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I discovered only one little problem => manual mounting of the usb-stick doesn't work at my installation:

 

DiskStation> mount -t vfat /dev/synoboot1 /volumeUSB1
mount: mounting /dev/synoboot1 on /volumeUSB1 failed: Invalid argument

 

But this is not critical for me. I will investigate this later.

 

 

You probably don't have "volumeUSB1" folder. You can just create one

Diskstation> mkdir /volumeFoobar
Diskstation> mount -t vfat /dev/synoboot1 /volumeFoobar

 

UPDATE: Please follow my updated mounting instruction on second post

Edited by Guest

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Hallo Kanedo,

 

thank you for the tutorial.

I'am using XPenology on my HP Microserver Gen 8 but I'm not sure, which device I have to unmount.

Normally I'm working with the "unmount-script" but unfortunately I still can see the Boot-Stick in the File-Station etc. so I would like to use your script.

 

Could you take a look on my two links?

 

Putty command line: http://www.directupload.net/file/d/4011 ... 29_jpg.htm

Web-Interface: http://www.directupload.net/file/d/4011 ... b3_jpg.htm

 

If I got the vid and the pid how do I have to change the syslinux.cfg on the USB-Boot Stick?

Just copy something or what do I have to do?

 

Thank you very much.

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My 2 cents are on the flash drive. :smile:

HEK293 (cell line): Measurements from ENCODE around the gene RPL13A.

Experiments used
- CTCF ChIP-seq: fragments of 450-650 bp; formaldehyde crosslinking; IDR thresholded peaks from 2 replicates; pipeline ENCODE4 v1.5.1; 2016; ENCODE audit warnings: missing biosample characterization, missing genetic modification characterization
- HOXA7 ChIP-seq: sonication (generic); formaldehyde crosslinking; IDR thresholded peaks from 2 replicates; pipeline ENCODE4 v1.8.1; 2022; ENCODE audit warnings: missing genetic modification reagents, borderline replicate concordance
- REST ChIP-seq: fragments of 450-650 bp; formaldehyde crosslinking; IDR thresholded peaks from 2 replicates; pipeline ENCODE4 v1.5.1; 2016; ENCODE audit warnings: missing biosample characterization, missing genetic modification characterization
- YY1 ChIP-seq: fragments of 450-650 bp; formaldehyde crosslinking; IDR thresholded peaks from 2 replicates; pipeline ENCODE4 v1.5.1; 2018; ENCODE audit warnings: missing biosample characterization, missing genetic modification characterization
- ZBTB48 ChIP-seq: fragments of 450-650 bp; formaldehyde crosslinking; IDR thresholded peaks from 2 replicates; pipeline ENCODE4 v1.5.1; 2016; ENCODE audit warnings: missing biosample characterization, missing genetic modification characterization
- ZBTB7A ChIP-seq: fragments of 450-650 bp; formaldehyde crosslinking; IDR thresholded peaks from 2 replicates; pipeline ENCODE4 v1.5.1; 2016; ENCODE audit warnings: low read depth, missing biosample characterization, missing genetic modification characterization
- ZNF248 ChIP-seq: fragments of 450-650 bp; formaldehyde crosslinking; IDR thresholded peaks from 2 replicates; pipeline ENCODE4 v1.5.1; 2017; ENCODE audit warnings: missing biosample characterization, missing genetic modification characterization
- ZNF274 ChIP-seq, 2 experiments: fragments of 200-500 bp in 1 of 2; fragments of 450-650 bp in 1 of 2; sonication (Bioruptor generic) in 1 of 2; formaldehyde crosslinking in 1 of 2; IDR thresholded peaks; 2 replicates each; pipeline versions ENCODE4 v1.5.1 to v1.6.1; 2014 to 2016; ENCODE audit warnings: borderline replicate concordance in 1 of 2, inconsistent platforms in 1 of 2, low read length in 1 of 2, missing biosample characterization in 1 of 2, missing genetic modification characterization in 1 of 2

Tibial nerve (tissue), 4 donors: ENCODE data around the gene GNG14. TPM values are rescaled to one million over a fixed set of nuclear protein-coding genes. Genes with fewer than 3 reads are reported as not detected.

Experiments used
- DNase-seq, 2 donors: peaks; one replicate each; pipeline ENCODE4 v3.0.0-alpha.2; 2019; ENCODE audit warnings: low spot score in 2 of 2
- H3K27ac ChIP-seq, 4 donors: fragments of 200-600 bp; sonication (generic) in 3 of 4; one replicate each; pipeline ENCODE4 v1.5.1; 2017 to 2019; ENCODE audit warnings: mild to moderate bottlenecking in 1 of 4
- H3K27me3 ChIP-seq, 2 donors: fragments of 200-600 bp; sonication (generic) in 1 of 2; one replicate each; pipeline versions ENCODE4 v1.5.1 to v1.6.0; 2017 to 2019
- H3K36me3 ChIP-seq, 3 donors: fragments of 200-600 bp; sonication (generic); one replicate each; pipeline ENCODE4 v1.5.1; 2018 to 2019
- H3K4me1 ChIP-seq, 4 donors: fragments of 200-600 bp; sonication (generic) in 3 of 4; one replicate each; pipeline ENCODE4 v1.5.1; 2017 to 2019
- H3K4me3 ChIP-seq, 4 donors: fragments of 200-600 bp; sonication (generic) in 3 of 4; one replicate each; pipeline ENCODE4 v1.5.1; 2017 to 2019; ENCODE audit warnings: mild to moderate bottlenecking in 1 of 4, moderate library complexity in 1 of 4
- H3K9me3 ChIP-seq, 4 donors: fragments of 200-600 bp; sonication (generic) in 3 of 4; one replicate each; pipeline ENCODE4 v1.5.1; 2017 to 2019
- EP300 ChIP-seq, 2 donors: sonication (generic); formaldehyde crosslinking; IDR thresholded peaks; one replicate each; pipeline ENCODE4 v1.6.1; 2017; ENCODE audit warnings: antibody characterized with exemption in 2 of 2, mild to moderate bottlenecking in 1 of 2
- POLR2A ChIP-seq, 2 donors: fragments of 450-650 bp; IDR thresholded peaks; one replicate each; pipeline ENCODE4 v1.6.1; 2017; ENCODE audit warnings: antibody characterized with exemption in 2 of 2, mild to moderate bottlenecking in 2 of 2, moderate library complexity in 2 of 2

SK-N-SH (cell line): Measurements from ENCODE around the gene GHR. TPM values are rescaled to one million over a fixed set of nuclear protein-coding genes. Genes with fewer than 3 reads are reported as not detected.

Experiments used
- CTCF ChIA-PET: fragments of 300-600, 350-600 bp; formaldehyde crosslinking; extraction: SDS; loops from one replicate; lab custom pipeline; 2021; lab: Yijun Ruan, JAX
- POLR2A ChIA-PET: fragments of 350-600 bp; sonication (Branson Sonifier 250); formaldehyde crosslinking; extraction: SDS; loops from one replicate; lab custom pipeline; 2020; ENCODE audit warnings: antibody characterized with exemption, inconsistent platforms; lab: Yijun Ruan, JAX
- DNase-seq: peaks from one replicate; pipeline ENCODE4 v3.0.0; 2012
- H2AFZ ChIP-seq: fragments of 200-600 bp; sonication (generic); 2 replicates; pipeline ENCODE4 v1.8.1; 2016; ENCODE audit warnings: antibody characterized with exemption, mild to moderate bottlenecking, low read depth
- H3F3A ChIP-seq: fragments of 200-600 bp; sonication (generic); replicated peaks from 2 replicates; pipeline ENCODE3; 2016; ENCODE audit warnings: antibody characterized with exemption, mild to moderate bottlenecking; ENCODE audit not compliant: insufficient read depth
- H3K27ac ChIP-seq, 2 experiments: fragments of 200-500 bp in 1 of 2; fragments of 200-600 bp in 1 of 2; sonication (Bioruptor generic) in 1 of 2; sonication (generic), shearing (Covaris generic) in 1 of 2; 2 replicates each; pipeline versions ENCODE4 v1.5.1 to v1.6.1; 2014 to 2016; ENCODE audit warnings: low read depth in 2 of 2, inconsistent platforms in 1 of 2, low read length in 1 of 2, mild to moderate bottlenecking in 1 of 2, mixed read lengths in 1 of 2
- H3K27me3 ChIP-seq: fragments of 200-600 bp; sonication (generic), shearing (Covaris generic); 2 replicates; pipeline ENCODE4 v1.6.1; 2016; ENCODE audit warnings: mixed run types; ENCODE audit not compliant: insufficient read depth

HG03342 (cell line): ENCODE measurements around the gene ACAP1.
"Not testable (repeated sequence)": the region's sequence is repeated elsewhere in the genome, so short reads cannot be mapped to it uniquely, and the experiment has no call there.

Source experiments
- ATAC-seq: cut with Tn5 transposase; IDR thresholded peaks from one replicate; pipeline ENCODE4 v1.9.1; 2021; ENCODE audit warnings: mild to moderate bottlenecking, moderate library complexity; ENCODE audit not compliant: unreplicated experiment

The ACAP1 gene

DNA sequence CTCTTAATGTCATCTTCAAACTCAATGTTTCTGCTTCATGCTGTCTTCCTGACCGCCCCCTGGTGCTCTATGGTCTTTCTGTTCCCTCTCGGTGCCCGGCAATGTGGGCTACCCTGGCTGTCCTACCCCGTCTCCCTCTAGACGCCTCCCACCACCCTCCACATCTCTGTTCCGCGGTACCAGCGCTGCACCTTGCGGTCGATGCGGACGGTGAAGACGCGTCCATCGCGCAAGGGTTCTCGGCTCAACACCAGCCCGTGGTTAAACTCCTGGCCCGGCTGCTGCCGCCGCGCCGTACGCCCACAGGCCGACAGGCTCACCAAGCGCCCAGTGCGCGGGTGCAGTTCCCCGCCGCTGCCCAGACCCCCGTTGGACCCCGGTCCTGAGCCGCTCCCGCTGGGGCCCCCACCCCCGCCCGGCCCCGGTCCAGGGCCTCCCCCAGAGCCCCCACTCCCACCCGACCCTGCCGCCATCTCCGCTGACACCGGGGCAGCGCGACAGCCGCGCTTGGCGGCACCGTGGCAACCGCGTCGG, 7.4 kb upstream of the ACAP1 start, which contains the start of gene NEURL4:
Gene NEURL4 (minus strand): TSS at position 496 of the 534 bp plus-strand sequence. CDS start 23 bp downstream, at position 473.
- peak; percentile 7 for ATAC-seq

Try to remove it (you can do that without any risk, as it is only used when booting), run the command again and check if it is gone.

Reinsert and it should be back when you run the command yet again.

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Hi,

 

I got it.

I have read the PID and VID with the tool SIV with Windows 7 (unplug the USB-Stick form the NAS).

After changing the syslinux.cfg (just editing the PID and VID in every line / entry) the USB-Stick is automatically unmount after a restart.

 

Thank you very much!

 

Moritz

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Hi Kanedo,

 

What version of XPenology are you running?

 

I have followed your instructions above, changed the PID/VID on the syslinux.cfg file, and rebooted and sure enough the USB boot device is not visible anymore.

However I also can't find it anywhere!

Running the parted command gives me this:

Disk /dev/sda: 3001GB
Disk /dev/sdb: 3001GB

Which is just my two physical internal disks, the USB boot device, and my external USB drive are not listed there.

 

Checking for 'volume' directories gives me:

ls -la / | grep volume
drwxr-xr-x   19 root     root          4096 Jun 11 22:08 volume1
drwxr-xr-x    2 root     root          4096 Jun 11 22:06 volumeUSB1
drwxr-xr-x    3 root     root          4096 Jun 11 22:08 volumeUSB2

volumeUSB2 has my external USB drive mounted on it, but there is nothing on volumeUSB1.

 

Equally attempting to mount any of the 'synoboot' devices fails:

DS001> mount -t vfat /dev/synoboot /volumeUSB1
mount: mounting /dev/synoboot on /volumeUSB1 failed: Invalid argument
DS001> mount -t vfat /dev/synoboot1 /volumeUSB1
mount: mounting /dev/synoboot1 on /volumeUSB1 failed: Invalid argument
DS001> mount -t vfat /dev/synoboot2 /volumeUSB1
mount: mounting /dev/synoboot2 on /volumeUSB1 failed: Invalid argument

 

Any idea where my usb stick has gone?

 

I am running DSM 5.1-5022 Update 5.

 

Thanks :smile:

Edited by Guest

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Never mind - turns out you must run the parted command with root permissions.

If I do:

sudo parted -l 2> /dev/null |grep "^Disk /dev/s"

 

Then I get:

sudo parted -l 2> /dev/null |grep "^Disk /dev/s"